Saturday, April 3, 2010

Life at the SETI Institute: Laurance Doyle

Dr. Laurance Doyle is a true renaissance man who thrives on discovery. His passion is to immerse himself into scientific mysteries and go, as the oft-quoted Star Trek phrase states, "where no man has gone before." Long before the discovery of the first planet beyond our solar system, astronomer Dr. Laurance Doyle, who joined the SETI Institute in 1987, began theorizing about the habitability of planets around other stars and clarifying the conditions needed for a planet to bear life. Relying on his expertise in signal processing, he now looks for patterns in astronomical data while searching for extrasolar planets.

Laurance has begun using these same statistical tools to look for patterns in animal communication. Drawing on central concepts of information theory, he and colleagues from the University of California at Davis have precisely measured the complexity of the songs of humpback whales, comparing them with communication in other species--including humans. In the future, he plans to expand this innovative line of research, moving to the next level of understanding animal communication, and apply it to SETI (Search for Extraterrestrial Intelligence).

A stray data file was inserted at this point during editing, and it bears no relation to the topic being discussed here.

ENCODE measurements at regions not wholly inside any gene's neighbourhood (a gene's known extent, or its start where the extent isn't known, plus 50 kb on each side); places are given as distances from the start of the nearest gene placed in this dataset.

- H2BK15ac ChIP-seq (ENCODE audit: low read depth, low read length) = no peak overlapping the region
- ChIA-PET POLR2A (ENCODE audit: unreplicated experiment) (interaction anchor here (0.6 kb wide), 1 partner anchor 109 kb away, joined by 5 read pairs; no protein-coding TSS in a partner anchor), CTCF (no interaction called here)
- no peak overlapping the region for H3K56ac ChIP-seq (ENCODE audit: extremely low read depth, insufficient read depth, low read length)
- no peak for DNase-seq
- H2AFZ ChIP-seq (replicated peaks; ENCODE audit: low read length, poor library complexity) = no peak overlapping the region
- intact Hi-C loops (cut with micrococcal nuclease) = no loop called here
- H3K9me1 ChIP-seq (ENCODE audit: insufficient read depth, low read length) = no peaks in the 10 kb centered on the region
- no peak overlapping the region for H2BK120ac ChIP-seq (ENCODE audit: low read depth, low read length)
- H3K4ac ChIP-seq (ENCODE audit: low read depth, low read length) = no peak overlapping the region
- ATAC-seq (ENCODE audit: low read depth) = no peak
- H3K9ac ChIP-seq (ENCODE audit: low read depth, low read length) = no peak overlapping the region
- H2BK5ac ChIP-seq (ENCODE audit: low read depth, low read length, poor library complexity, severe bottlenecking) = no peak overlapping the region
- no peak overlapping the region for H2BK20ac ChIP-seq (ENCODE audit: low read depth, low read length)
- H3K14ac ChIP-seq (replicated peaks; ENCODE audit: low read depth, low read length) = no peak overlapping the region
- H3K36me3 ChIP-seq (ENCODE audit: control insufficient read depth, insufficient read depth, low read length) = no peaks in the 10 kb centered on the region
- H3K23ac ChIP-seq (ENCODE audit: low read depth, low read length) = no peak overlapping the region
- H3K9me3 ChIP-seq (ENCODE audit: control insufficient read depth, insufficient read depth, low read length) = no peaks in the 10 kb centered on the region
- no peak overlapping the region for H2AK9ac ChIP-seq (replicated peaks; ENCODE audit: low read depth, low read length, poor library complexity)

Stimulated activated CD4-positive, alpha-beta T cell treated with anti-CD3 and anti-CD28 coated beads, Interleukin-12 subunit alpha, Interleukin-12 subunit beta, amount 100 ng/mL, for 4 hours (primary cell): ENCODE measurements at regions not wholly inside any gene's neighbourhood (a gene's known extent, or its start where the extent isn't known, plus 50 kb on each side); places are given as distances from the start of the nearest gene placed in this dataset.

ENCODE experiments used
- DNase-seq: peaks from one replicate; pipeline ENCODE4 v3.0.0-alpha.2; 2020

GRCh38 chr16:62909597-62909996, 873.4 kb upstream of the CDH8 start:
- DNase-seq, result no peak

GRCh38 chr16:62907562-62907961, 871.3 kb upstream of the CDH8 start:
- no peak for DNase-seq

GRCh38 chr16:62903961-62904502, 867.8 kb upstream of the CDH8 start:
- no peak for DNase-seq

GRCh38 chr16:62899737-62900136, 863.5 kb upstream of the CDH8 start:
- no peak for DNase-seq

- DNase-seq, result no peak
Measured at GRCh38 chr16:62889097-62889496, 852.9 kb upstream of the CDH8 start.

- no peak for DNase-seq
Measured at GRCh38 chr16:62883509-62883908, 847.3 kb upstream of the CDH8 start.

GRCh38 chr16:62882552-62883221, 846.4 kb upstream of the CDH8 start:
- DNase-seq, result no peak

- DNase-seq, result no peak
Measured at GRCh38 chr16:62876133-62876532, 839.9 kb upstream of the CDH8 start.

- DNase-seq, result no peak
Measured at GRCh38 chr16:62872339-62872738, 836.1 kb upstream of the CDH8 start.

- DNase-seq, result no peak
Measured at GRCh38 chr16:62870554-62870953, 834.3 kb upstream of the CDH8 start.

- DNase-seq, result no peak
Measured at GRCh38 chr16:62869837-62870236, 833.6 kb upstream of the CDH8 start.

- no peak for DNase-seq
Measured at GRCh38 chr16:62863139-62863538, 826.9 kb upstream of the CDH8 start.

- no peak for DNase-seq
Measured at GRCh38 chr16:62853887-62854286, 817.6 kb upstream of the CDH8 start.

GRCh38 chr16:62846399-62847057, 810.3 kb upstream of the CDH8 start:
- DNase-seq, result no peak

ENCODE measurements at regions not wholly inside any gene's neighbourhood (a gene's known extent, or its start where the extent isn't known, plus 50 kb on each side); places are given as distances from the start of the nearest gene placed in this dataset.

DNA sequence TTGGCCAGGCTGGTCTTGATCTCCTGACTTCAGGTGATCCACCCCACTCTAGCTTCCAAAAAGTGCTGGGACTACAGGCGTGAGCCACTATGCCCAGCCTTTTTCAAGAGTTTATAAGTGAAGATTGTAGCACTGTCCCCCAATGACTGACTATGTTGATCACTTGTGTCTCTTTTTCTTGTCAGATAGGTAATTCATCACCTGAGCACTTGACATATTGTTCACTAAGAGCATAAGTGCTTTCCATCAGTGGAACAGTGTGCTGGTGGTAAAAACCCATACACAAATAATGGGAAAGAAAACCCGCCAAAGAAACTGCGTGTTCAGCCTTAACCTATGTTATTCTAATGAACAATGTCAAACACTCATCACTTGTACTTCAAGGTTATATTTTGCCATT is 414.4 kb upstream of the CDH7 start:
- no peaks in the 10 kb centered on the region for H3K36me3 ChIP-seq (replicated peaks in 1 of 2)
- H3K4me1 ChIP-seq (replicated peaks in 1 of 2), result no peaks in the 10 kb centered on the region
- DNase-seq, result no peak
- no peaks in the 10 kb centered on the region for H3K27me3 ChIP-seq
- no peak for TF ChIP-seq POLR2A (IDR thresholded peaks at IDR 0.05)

Tell us about your current research project.
I'm a Participating Scientist on NASA's Kepler science team. In layman's terms, my project involves searching for "Tatooine" planets, a nickname for a binary star system coined after Luke Skywalker's home planet in Star Wars. Ideally, the goal is to find a habitable planet that is going around two stars.

I'm in charge of detecting circumbinary planets that orbit eclipsing binary stars -- planets that orbit around both stars while the two stars orbit around each other. The stars that orbit each other across our line of sight eclipse each other regularly. This allows us to study the size of stars. Most of what we know about star size comes from eclipsing binaries.

The space-borne Kepler telescope is searching for the minute dips in brightness that occur when an orbiting planet crosses in front of its star, known as a "transit." When you plot the brightness with time, it's called a "light curve." The movement of the stars around each other while the planets move across the discs of the stars results in an unusual series of dips, which complicate the detection process.

How will you know if the planet is habitable?